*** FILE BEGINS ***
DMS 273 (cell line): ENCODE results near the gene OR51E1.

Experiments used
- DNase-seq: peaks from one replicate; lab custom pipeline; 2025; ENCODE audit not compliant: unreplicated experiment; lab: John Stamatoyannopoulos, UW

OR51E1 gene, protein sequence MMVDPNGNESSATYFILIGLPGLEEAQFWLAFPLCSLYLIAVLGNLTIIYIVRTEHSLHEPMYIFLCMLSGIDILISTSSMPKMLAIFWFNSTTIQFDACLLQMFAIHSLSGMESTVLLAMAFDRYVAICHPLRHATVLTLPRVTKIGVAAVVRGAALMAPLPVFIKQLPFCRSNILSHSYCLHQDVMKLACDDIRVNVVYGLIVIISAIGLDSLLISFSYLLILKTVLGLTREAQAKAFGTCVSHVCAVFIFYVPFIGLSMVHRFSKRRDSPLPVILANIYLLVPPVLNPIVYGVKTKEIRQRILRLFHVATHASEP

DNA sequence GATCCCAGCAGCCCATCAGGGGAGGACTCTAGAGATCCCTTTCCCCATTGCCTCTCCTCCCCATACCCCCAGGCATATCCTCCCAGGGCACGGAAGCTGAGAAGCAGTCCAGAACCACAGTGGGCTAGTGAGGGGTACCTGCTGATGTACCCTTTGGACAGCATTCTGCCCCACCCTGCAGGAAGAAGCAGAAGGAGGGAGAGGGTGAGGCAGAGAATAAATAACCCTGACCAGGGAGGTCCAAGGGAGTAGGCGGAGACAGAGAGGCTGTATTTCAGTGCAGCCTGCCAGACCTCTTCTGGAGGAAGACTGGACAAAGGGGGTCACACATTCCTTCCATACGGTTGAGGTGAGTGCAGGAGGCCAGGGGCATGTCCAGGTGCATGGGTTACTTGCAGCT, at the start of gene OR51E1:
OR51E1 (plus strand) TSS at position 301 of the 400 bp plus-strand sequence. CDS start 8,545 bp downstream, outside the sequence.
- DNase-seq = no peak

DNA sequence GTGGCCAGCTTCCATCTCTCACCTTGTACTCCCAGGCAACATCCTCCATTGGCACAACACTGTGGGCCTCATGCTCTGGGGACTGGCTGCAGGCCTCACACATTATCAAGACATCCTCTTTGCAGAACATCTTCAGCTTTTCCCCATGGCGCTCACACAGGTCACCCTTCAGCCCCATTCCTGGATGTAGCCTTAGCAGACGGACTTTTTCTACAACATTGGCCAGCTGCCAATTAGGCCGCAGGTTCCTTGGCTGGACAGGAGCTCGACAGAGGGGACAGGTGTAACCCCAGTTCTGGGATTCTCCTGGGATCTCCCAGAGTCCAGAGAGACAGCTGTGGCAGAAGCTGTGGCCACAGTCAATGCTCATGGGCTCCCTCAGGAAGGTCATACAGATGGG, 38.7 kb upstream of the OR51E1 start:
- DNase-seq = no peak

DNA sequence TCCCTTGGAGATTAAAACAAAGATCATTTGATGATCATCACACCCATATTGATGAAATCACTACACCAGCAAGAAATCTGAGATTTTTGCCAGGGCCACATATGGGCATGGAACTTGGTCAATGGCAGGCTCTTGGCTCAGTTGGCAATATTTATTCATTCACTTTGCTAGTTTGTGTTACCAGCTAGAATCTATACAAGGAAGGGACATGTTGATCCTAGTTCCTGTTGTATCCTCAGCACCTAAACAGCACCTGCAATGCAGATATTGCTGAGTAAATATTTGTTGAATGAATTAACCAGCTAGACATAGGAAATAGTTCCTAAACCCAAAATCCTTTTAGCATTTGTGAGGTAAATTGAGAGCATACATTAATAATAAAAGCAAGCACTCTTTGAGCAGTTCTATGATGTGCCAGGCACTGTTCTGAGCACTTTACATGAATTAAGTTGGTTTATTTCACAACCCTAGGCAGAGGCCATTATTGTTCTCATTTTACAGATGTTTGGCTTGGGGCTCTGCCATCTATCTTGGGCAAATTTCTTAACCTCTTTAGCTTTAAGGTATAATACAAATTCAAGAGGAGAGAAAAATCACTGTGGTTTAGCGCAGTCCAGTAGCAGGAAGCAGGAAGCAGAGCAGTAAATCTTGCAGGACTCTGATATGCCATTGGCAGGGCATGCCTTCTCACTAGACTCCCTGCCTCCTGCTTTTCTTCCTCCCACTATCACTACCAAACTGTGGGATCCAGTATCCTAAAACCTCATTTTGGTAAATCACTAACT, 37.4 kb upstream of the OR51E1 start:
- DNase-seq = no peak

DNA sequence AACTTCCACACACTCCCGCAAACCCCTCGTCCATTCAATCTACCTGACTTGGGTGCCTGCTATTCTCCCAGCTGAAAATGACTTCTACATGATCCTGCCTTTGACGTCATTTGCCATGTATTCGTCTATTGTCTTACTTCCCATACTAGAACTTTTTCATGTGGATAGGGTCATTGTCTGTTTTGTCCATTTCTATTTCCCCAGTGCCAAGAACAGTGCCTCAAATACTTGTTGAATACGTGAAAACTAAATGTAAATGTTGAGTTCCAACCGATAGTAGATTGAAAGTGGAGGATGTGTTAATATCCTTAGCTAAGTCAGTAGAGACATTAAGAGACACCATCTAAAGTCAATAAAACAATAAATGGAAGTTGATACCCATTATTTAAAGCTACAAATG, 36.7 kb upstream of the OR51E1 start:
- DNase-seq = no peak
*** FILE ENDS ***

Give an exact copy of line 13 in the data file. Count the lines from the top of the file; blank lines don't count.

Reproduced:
- DNase-seq = no peak